30+ Facts About Croatia You Should Know

Discover 30+ fascinating facts about Croatia!

Croatia, officially the Republic of Croatia, has long been a point of contact between different worlds and cultures situated between Eastern and Western Europe. It is a fascinating country with great ethnic, historical, and architectural diversity as well as varied topography. Here are some interesting facts about Croatia. 

Facts about Croatia

1. Croatia is quite small. 

Croatia is the 124th largest country in the world and has a total area of 56,594 km² (21,851 sq mi), which makes it slightly smaller than the size of the US state of West Virginia. 

2. Croatia has over 1000 islands.  

Croatia has 1246 to be precise. Out of these, only 78 are actually proper islands (or 79, depending on the source); 525 are islets, while 642 are rocks and reefs. Only 48 of the islands are actually inhabited. The five biggest islands of Croatia are Cres, Krk, Brač, Hvar, and Pag.

3. For a small country, Croatia has a long coastline.  

Due to its sheer number of islands, Croatia’s craggy coastline extends for 5,835 km (3,626 mi) along the Adriatic Sea.

4. Croatia shares a land border with five countries.

Croatia borders Slovenia (600 km/373 mi) to the northwest, Hungary (348 km/216 mi) to the northeast, Serbia (314 km/195 mi) to the east, Bosnia and Herzegovina (956 km/594 mi), and Montenegro (19 km/12 mi) to the southeast.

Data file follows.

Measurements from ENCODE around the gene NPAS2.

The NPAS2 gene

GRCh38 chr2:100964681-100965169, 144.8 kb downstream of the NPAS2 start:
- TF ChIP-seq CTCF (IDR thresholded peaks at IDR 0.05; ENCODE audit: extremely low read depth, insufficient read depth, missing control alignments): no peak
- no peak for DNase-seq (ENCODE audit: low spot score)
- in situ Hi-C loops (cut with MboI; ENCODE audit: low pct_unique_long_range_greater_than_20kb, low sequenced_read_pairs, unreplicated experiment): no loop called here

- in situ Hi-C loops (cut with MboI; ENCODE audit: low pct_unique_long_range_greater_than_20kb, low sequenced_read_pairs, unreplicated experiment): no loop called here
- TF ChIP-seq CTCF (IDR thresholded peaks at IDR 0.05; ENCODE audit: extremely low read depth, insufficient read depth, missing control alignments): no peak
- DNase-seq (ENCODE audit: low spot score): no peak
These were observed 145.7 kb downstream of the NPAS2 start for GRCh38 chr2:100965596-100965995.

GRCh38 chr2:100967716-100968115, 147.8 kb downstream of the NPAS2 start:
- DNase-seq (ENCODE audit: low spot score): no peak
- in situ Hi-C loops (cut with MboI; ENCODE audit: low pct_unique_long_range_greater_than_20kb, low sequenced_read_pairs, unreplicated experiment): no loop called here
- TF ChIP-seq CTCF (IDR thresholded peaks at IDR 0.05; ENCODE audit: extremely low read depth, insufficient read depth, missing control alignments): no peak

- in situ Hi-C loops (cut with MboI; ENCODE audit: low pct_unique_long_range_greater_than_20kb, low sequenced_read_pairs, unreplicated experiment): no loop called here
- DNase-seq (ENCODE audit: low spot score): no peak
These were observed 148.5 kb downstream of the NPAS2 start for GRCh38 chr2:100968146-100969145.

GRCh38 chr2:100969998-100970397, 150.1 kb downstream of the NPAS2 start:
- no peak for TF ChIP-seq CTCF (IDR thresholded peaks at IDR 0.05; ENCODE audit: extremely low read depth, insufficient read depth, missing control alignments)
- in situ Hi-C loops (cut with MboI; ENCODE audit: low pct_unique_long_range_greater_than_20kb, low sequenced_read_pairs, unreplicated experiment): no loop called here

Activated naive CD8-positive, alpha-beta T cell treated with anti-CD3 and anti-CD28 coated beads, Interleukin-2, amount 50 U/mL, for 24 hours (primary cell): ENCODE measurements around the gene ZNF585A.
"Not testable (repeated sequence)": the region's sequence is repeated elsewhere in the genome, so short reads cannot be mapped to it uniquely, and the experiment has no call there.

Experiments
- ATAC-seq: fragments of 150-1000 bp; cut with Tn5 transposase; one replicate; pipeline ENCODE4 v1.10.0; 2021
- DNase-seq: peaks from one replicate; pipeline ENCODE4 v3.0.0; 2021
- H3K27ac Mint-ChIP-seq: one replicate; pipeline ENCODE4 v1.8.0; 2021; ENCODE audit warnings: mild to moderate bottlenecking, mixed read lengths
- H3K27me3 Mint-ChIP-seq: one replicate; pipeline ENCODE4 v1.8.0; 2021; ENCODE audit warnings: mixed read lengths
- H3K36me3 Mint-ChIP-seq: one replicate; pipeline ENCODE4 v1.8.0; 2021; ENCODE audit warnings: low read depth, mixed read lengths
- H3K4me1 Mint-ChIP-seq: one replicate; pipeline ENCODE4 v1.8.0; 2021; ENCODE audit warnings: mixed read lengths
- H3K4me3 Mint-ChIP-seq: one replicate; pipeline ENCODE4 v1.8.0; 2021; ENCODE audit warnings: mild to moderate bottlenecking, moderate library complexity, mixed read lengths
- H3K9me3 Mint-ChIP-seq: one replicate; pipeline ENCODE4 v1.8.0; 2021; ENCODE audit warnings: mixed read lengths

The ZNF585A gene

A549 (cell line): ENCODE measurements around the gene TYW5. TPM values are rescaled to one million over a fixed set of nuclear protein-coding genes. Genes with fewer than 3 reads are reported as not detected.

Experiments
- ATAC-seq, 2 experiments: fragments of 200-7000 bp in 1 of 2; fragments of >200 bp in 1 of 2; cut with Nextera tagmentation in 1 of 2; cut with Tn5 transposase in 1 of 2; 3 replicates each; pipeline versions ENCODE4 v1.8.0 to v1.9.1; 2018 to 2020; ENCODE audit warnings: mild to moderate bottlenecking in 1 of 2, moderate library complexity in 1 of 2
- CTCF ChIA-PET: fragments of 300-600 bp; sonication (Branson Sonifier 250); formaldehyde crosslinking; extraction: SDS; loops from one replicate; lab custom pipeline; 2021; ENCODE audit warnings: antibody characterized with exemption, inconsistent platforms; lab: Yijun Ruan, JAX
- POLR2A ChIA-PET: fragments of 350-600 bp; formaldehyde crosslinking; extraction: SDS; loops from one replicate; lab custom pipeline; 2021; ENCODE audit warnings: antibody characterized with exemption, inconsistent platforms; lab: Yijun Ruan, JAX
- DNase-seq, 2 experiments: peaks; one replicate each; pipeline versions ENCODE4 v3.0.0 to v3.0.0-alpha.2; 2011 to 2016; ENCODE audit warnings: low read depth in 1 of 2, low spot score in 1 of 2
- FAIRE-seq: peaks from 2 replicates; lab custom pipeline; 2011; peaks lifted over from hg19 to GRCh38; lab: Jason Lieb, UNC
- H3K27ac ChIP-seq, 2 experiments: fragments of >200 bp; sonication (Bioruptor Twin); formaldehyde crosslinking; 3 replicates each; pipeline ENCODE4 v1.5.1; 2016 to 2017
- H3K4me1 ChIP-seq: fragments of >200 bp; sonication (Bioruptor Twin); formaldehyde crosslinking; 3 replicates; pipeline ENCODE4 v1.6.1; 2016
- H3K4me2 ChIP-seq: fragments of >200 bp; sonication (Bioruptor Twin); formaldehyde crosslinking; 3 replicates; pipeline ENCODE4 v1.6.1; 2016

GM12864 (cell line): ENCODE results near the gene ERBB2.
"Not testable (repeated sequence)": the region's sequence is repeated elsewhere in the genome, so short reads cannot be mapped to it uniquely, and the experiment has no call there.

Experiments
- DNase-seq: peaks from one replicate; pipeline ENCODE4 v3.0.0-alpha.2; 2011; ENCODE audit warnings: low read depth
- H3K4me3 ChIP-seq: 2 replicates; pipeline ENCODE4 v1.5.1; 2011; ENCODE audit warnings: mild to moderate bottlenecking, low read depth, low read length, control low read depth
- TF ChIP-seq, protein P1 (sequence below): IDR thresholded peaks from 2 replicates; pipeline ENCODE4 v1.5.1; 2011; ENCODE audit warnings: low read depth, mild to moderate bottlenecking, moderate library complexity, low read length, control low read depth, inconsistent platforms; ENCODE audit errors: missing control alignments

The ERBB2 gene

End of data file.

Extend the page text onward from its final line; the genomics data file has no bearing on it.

5. The tallest peak in Croatia is Dinara.

Located in the Dinaric Alps, Dinara is the tallest peak in Croatia and rises to an elevation of 1,831 m (6,007 ft).

6. The national currency of Croatia is named after a member of the weasel family.

One of the most fascinating facts about Croatia is how its currency derives its name from a rodent. The national currency of Croatia is the “Croatian Kuna” (HRK). 

The word kuna means “marten” in Croatian, referring to the forest mammal whose highly prized skin was used to pay taxes in the Roman provinces of Croatia. The marten is also the national animal of Croatia. The kuna has only been the currency of Croatia since 1994, succeeding the Yugoslav Dinar after the breakup of Yugoslavia. 

7. Croatia is a member of the European Union (EU) and the North Atlantic Treaty Organization (NATO).

Croatia has been a member of the European Union since 2013 and a member of NATO since 2009.

8. Croatia’s population is decreasing.